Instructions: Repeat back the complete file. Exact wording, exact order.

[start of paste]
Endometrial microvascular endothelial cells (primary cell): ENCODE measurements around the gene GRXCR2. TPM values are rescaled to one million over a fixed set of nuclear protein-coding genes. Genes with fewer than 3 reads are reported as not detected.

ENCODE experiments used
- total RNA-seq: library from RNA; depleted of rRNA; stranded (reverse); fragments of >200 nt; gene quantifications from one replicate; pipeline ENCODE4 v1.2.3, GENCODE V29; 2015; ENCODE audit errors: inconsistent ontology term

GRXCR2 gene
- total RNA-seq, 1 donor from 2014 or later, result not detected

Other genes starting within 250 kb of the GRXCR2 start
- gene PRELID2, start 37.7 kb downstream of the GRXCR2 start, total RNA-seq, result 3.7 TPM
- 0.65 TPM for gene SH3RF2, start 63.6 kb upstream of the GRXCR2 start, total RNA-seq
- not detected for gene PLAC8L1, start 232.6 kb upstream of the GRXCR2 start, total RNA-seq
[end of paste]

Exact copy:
Endometrial microvascular endothelial cells (primary cell): ENCODE measurements around the gene GRXCR2. TPM values are rescaled to one million over a fixed set of nuclear protein-coding genes. Genes with fewer than 3 reads are reported as not detected.

ENCODE experiments used
- total RNA-seq: library from RNA; depleted of rRNA; stranded (reverse); fragments of >200 nt; gene quantifications from one replicate; pipeline ENCODE4 v1.2.3, GENCODE V29; 2015; ENCODE audit errors: inconsistent ontology term

GRXCR2 gene
- total RNA-seq, 1 donor from 2014 or later, result not detected

Other genes starting within 250 kb of the GRXCR2 start
- gene PRELID2, start 37.7 kb downstream of the GRXCR2 start, total RNA-seq, result 3.7 TPM
- 0.65 TPM for gene SH3RF2, start 63.6 kb upstream of the GRXCR2 start, total RNA-seq
- not detected for gene PLAC8L1, start 232.6 kb upstream of the GRXCR2 start, total RNA-seq